Santa Clarita Diet
When Sheila Hammond encounters a virus that turns her undead, she must integrate her newfound necessities into their current lifestyle. With the help of her husband Joel and her daughter Abby, the family wrestle with questions about morality, loyalty, and independence.
There is a hesitation in me before I start any kind of horror. Movie, television, podcast—no matter the medium, it seems like the genre often falls victim to terrible writing, mediocre effects, overacting, or some tragic combination of the three. More often than not, I find myself looking at the screen in disgust, but it isn’t brought on by any kind of gore or jump scare. It’s usually the result of a plot hole that just can’t be ignored, or a blood spatter that shines like corn syrup. I just can’t buy into the campiness.
As such, it took about six months and a great deal of peer pressure for me to finally turn on Santa Clarita Diet (along with the slight insinuation that I had the same personality as one of the characters—those who have seen it can probably guess which one). Even from the first episode I knew that I had made a terrible mistake: I should have started it sooner. This series was so much better than I ever could have guessed.
The magic of this show begins with an endlessly charming cast with a chemistry that soars above the standard. Santa Clarita truly pitched a perfect game with its stars. If you weren’t already in love with Drew Barrymore, you will be. Skylar Gisondo and Liv Hewson brilliantly play off of one another as their characters navigate a less-than-normal, coming-of-age kerfuffle. I never understood the societal fascination with Timothy Olyphant until I saw him play a slightly distressed, middle-aged husband of suburbia, dedicated to helping his wife as she takes hold of her own wants and desires (what that says about me, I’ll leave for you to decide, but nevertheless, he absolutely steals the show). This cast was made for this show, masterfully selected in a way that feels desperately rare.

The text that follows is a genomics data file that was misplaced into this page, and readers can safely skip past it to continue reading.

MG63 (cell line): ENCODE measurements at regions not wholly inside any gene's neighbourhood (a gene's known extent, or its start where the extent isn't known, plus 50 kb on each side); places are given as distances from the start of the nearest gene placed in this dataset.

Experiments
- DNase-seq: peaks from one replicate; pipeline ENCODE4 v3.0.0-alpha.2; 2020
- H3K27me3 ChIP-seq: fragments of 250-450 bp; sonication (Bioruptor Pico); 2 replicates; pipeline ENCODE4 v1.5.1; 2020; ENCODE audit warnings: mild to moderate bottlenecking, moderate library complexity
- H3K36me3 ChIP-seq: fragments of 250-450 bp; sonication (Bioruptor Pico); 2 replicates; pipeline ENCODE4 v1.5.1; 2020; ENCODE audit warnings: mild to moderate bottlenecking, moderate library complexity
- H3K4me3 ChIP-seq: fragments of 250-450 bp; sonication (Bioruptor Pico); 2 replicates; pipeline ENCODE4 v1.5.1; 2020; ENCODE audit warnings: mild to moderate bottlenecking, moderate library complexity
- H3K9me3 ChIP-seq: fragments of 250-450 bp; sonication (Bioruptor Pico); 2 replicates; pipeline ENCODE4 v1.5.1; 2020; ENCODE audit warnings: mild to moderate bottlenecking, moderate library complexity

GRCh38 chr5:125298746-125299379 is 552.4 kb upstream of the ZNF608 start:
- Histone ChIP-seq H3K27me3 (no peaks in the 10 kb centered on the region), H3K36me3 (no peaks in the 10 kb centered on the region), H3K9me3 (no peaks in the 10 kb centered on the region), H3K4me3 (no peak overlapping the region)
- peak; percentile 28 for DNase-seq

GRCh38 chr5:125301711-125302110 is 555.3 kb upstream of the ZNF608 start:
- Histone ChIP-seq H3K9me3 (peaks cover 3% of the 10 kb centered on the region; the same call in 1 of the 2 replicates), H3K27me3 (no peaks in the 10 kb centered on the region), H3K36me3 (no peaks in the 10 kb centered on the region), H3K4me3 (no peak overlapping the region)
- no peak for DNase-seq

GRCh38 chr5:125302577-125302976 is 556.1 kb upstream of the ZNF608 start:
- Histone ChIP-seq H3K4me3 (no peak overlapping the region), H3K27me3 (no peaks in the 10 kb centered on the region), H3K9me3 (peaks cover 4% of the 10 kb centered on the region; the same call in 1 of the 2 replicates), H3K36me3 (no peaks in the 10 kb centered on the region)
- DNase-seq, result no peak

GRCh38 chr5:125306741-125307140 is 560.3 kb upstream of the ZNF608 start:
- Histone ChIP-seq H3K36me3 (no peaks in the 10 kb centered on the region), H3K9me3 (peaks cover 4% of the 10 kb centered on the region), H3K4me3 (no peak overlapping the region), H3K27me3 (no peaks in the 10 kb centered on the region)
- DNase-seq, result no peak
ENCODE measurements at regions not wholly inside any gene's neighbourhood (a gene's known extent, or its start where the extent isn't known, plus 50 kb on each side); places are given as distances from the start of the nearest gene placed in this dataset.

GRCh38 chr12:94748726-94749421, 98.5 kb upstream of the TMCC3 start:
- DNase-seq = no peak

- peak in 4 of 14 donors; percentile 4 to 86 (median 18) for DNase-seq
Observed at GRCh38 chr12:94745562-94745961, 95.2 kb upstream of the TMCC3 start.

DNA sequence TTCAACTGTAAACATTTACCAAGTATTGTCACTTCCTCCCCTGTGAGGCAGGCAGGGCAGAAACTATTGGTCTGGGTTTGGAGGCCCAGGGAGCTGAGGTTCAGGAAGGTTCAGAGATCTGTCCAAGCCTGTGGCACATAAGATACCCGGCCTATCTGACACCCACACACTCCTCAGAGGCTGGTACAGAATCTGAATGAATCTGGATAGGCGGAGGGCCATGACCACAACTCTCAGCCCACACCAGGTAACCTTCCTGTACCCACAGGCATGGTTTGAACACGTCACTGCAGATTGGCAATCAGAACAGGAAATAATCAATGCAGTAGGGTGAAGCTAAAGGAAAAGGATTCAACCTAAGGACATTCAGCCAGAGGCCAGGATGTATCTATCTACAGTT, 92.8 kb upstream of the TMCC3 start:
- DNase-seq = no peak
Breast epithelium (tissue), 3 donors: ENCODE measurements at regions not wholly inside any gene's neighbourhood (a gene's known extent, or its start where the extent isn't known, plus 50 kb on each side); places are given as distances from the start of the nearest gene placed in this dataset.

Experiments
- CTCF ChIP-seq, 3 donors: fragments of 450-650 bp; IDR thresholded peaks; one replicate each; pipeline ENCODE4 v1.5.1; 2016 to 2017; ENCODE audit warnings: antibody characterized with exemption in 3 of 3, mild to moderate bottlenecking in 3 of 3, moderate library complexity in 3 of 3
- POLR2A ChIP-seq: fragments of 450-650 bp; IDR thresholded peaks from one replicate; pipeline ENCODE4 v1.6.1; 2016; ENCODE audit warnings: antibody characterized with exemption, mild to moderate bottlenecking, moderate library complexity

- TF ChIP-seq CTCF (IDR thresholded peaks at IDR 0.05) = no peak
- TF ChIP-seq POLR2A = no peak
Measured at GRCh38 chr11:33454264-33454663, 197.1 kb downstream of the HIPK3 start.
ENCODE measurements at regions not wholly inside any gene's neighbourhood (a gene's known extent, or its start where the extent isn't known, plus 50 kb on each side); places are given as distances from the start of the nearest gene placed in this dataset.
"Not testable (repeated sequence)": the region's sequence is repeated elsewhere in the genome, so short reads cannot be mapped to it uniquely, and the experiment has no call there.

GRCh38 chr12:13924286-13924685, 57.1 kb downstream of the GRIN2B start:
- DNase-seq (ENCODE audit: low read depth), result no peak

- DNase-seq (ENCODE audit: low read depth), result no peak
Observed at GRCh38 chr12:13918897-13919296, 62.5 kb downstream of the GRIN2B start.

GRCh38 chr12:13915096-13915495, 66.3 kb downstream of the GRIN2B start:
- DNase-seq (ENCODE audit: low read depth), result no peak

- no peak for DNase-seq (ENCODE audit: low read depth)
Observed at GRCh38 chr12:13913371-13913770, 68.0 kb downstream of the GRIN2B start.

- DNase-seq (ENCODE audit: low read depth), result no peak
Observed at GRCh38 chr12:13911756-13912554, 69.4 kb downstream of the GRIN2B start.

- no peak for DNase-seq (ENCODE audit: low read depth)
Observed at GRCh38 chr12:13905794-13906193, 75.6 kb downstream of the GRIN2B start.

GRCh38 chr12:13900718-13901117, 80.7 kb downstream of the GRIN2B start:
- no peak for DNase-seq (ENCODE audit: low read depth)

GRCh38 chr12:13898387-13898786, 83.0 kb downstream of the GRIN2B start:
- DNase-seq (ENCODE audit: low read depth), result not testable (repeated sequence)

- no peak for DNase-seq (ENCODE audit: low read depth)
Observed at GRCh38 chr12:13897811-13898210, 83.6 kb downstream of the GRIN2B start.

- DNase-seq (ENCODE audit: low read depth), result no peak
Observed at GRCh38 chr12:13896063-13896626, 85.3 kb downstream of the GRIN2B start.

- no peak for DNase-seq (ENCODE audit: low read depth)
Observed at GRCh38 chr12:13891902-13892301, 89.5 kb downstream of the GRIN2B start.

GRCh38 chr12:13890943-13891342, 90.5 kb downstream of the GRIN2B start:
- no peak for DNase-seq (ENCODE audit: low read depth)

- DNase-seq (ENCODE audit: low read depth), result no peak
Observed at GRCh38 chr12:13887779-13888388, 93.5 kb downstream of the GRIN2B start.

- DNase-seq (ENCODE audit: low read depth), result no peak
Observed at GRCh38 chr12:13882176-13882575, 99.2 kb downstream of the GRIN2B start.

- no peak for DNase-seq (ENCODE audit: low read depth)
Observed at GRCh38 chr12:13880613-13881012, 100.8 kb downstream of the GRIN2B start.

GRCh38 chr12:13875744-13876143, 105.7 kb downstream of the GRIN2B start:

What’s better is that the cast’s talents are supported by a consistently solid script. The concept of the show is at once unique and relatable—the uneasiness of the undead perfectly juxtaposed to the idealized white picket Americana. The question of what’s for dinner is an everyday struggle of the average household, even if it doesn’t usually involve murder to feed Mom. The agony of an unrequited crush is familiar to plenty of teenagers, even if it doesn’t usually entail helping each other build a bomb.
Santa Clarita takes the everyday and elevates it ever so slightly into the world of absurdity, landing it with exquisite comedic dialogue. It’s ridiculous. It’s funny. Sometimes it’s ridiculously funny, but it never loses sight of the reality that it creates for itself.
The truth of the matter is that Santa Clarita has the most heart of any Netflix comedy we’ve seen to date. Please take a moment to enjoy the irony.
The horror genre has long used zombies as a means to amplify humanity, and Santa Clarita absolutely thrives in those spaces. It is a love letter to the living. It treats the human decisions (starting a new career, communicating with teenagers, managing impulsivity) in the same way that they treat undead decisions (the morality of killing bad people for selfish reasons, or how to kill a lot of infected clams). The characters handle all of their challenges equally and as a family. Although their encounters with the undead do change the family, it’s more of a gradual growth. A roll with the punches.
Joel doesn’t suddenly become a criminal mastermind after years of being a realtor. Sheila doesn’t suddenly become a good liar after years as a people pleaser. The family handles the undead stressors in the same way you or I might, which brings the show to a new level of relatability. It’s horror, without a doubt, but like all of the greats of the genre, it’s also about so much more.
Santa Clarita Diet is a fast-paced, shenanigan-driven horror that uses impeccable comedy to drive the story straight into your heart. You will feel for the characters, justify their terrible actions, root for their success, and wonder what they could possibly do next. The stakes are constantly rising, without ever reaching the point of feeling contrived.
Don’t be the fool who waited six months to watch this one. Start it as soon as you can and let the delight fill you to the brim.
Santa Clarita Diet: A Love Letter to the Living
- Writing - 10/1010/10
- Storyline - 10/1010/10
- Acting - 10/1010/10
- Music - 7/107/10
- Production - 8/108/10
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